Franco Modigliani (18 June 1918 – 25 September 2003) was an Italian-American economist and the recipient of the 1985 Nobel Memorial Prize in Economics. He was a professor at University of Illinois at Urbana–Champaign, Carnegie Mellon University, and MIT Sloan School of Management.
|Died||25 September 2003 (aged 85)|
Cambridge, Massachusetts, U.S.
|Alma mater||The New School (PhD)|
Sapienza University of Rome (Laurea)
|Influences||J. M. Keynes, Jacob Marschak|
He entered university at the age of seventeen, enrolling in the faculty of Law at the Sapienza University of Rome. In his second year at Sapienza, his submission to a nationwide contest in economics sponsored by the official student organization of the state, won first prize and Modigliani received an award from the hand of Benito Mussolini. He wrote several essays for the fascist magazine "The State", where he showed an inclination for the fascist ideological currents critical of liberalism. Among his early works in fascist Italy was an article about the organization and management of production in a socialist economy, written in Italian and arguing the case for socialism along lines laid out by earlier market socialists like Abba Lerner and Oskar Lange.
But, that early enthusiasm evaporated soon after the passage of racial laws in Italy. In 1938, Modigliani left Italy for Paris together with his then-girlfriend, Serena Calabi, to join her parents there. After briefly returning to Rome to discuss his laurea thesis at the city's university, he obtained his diploma on 22 July 1939, and returned to Paris.
The same year, they all emigrated to the United States and he enrolled at the Graduate Faculty of the New School for Social Research. His Ph.D. dissertation, an elaboration and extension of John Hicks' IS–LM model, was written under the supervision of Jacob Marschak and Abba Lerner, in 1944,[note 1] and is considered "ground breaking."
From 1942 to 1944, Modigliani taught at Columbia University and Bard College as an instructor in economics and statistics. In 1946, he became a naturalized citizen of the United States. In 1948, he joined the University of Illinois at Urbana–Champaign faculty. From 1952 to 1962, he was a member of the Carnegie Mellon University faculty.
Modigliani, beginning in the 1950s, was an originator of the life-cycle hypothesis, which attempts to explain the level of saving in the economy. The hypothesis that consumers aim for a stable level of consumption throughout their lifetime (for example by saving during their working years and then spending during their retirement).
When he was a member of the Carnegie Mellon University faculty, he formulated in 1958, along with Merton Miller, the Modigliani–Miller theorem for corporate finance. The theorem posits that, under certain assumptions,[note 2] the value of a firm is not affected by whether it is financed by equity (selling shares) or by debt (borrowing money), meaning that the debt-to-equity ratio is unimportant for private firms.
In the early 1960s, his response, co-authored with Albert Ando, to the 1963 paper of Milton Friedman and David I. Meiselman, initiated the so-called "monetary/fiscal policy debate" among economists, which went on for more than sixty years.
In 1975, Modigliani, in a paper whose co-author was his former student Lucas Papademos,[note 3] introduced the concept of the "NIRU", the non-inflationary rate of unemployment,[note 4] ostensibly an improvement over the "natural rate of unemployment" concept. The terms refer to a level of unemployment below which inflation rises.[note 5]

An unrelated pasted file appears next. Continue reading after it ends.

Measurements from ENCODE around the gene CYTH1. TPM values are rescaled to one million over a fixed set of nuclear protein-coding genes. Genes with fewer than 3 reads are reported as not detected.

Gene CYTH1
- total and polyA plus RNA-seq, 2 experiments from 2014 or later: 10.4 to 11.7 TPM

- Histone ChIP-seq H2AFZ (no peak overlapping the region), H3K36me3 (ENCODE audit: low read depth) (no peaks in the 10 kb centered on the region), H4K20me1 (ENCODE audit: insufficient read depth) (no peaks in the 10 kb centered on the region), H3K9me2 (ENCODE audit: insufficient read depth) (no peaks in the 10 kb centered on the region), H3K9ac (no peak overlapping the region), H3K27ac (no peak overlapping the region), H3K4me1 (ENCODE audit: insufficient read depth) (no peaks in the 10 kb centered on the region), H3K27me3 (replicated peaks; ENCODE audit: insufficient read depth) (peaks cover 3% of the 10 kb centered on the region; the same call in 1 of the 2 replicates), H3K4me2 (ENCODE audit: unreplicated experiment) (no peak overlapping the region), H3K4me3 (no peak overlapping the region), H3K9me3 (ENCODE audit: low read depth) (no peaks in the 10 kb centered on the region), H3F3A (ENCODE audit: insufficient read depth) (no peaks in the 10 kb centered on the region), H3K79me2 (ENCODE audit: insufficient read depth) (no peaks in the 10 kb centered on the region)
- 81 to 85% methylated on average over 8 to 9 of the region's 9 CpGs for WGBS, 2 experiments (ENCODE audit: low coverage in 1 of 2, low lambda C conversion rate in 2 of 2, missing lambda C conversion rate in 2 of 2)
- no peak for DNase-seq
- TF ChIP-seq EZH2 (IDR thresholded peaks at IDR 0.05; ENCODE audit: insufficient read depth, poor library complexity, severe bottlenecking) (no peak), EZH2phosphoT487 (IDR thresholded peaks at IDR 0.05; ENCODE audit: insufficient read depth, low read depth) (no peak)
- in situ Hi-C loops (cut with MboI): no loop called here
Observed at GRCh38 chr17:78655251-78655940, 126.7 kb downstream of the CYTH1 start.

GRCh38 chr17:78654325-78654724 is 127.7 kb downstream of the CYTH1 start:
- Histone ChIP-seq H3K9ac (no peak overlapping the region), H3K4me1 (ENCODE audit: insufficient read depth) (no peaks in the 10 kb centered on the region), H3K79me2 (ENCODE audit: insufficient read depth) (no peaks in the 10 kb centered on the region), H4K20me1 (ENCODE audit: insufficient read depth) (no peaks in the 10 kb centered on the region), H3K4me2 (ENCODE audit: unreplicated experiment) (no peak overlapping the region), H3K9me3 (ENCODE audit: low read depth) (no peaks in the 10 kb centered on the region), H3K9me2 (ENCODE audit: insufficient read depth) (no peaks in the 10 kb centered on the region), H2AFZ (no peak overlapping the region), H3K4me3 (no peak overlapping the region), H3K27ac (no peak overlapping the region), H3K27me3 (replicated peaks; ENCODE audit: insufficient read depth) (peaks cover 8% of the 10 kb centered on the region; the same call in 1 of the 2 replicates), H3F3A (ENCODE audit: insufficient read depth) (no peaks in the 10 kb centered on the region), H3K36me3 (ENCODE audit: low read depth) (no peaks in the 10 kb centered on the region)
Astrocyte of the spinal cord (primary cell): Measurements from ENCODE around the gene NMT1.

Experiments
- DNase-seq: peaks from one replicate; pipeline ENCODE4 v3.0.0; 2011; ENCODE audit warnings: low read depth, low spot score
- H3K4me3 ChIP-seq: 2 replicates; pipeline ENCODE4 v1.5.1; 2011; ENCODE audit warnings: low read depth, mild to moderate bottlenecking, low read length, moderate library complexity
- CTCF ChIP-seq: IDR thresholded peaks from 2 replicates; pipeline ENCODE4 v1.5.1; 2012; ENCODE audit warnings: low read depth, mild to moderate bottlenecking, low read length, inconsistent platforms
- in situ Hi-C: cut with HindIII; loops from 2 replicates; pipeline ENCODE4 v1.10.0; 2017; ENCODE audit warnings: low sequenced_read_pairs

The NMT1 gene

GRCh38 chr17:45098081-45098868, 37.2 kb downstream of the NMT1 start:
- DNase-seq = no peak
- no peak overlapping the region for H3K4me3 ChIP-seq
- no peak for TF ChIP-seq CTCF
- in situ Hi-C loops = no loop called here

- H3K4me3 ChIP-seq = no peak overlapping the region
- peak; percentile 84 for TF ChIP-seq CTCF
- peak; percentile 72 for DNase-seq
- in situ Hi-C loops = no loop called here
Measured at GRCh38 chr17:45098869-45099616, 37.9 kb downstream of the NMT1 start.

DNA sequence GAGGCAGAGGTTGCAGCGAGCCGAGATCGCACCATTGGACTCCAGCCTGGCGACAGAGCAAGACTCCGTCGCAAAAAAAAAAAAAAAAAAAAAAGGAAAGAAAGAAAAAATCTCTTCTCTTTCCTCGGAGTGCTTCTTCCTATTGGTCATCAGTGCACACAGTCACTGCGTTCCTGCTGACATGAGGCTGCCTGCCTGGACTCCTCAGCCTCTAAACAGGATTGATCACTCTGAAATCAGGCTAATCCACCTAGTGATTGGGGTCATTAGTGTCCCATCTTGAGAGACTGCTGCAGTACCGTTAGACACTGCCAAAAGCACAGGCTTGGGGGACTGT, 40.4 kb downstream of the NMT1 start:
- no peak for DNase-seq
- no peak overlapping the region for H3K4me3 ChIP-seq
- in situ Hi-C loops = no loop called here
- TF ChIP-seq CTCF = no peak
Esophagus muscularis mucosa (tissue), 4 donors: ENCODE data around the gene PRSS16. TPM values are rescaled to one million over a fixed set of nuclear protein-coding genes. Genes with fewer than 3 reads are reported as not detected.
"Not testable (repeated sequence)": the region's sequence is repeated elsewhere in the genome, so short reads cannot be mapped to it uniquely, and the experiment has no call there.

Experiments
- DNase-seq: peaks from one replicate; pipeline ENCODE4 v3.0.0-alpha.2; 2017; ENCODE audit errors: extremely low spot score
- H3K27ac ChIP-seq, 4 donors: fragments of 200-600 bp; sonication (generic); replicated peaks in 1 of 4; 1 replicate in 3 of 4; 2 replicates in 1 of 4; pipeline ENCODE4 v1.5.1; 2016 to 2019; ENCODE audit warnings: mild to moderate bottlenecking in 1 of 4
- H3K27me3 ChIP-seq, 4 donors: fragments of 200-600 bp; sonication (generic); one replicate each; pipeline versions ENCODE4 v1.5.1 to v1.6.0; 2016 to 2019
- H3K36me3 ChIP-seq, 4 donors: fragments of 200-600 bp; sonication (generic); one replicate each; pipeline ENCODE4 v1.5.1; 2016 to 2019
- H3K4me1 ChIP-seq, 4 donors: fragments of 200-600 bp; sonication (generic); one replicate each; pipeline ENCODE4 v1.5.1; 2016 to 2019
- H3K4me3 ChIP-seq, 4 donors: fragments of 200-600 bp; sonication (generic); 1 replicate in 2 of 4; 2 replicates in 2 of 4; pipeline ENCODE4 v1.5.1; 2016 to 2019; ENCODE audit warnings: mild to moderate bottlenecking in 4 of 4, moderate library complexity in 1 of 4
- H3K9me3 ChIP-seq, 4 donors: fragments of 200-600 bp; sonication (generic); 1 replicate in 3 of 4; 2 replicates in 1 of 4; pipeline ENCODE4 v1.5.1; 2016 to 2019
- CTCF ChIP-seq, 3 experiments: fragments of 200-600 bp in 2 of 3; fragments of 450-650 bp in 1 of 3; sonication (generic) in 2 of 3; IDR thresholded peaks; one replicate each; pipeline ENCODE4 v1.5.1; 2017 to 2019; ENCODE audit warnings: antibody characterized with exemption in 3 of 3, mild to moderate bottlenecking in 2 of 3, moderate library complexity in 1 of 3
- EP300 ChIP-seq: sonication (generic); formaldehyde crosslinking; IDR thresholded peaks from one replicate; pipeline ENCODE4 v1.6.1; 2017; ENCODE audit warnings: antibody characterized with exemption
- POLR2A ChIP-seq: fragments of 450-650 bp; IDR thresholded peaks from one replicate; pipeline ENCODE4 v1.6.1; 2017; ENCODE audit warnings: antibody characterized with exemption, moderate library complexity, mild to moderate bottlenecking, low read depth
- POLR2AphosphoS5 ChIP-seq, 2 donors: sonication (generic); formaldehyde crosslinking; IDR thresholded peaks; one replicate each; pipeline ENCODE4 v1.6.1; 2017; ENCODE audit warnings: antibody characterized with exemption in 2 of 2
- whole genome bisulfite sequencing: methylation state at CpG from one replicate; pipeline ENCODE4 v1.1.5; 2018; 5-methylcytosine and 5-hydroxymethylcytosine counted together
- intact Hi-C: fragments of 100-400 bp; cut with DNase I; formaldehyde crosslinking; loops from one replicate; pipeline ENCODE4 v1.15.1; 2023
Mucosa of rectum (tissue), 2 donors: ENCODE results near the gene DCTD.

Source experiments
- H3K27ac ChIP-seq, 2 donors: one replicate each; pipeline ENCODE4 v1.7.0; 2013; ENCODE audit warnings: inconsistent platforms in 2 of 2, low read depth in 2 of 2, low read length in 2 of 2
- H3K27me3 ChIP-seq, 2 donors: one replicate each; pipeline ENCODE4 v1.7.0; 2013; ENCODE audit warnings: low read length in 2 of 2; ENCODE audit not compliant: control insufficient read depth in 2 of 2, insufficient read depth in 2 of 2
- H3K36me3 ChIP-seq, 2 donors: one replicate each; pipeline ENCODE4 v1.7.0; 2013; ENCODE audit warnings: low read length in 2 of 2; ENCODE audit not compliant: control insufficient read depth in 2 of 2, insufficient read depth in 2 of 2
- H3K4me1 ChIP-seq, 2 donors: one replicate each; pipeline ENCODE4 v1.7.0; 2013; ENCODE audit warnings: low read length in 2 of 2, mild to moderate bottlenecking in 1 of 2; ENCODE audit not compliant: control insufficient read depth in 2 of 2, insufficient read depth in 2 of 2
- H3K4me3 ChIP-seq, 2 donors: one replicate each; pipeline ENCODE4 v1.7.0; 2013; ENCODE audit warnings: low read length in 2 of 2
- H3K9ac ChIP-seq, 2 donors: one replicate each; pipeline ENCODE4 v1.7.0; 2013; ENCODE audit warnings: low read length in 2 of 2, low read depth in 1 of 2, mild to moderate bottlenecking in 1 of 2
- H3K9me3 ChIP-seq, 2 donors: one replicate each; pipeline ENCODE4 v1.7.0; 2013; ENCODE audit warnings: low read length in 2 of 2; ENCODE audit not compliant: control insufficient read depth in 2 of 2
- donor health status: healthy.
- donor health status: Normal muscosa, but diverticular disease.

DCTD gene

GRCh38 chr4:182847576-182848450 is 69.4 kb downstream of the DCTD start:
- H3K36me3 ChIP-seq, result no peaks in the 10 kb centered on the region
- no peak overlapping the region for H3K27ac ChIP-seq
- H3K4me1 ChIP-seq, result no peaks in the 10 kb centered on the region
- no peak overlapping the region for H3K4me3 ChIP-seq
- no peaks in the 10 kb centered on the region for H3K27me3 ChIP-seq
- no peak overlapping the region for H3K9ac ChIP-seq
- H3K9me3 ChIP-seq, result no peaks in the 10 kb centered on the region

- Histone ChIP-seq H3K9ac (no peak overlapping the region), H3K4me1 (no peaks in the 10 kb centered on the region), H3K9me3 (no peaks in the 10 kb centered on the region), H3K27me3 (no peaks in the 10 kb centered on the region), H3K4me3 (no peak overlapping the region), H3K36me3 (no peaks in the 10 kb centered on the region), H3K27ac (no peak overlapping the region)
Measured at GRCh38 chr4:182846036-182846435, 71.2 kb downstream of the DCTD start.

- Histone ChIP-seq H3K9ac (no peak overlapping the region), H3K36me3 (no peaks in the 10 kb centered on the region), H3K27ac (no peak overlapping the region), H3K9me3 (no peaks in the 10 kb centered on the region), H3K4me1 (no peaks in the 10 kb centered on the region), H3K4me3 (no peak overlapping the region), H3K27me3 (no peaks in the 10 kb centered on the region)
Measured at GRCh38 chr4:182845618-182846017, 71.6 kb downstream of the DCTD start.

In 1997, Modigliani and his granddaughter, Leah Modigliani, developed what is now called the "Modigliani Risk-Adjusted Performance," a measure of the risk-adjusted returns of an investment portfolio that was derived from the Sharpe ratio, adjusted for the risk of the portfolio relative to that of a benchmark, e.g. the "market."
In 1985, Modigliani received MIT's James R. Killian Faculty Achievement Award. In 1997, he received an honoris causa degree in Management Engineering from the University of Naples Federico II in 1997.
Late in his life, Modigliani became a trustee of the Economists for Peace and Security organization, formerly "Economists Allied for Arms Reduction" and was considered an "influential adviser": in the late 1960s, on a contract with the Federal Reserve, he designed the "MIT-Pennsylvania-Social Science Research Council" model, a tool that "guided monetary policy in Washington for many decades."
Modigliani's work on fiscal policy came under criticism from followers of Post-Keynesian economics, who disputed the "Keynesianism" of his viewpoints, pointing out his contribution to the NAIRU concept, as well as his general stance on fiscal deficits. The Modigliani-Miller theorem implies that, for a closed economy, state borrowing is merely deferred taxation, since state spending can be financed only by "printing money", taxation, or borrowing, and therefore monetary financing of state spending implies the subsequent imposition of a so-called "inflation tax," which ostensibly has the same effect on permanent income as explicit taxation.[note 6]
Nonetheless, they acknowledged his dissenting voice on the issue of unemployment, in which Modigliani concurred early on with heterodox economists that Europe-wide unemployment in the late 20th century was caused by the lack of demand induced by austerity policies.[note 7]
In 1939, while they were in Paris, Modigliani married Serena Calabi. They had two children, Andre and Sergio Modigliani.
Modigliani died in Cambridge, Massachusetts, in 2003, while still working at MIT, and teaching until the last months of his life. He was 85. Serena Modigliani-Calabi, active to the end in progressive politics, most notably with the League of Women Voters, and an outspoken believer in participatory democracy, died in 2008.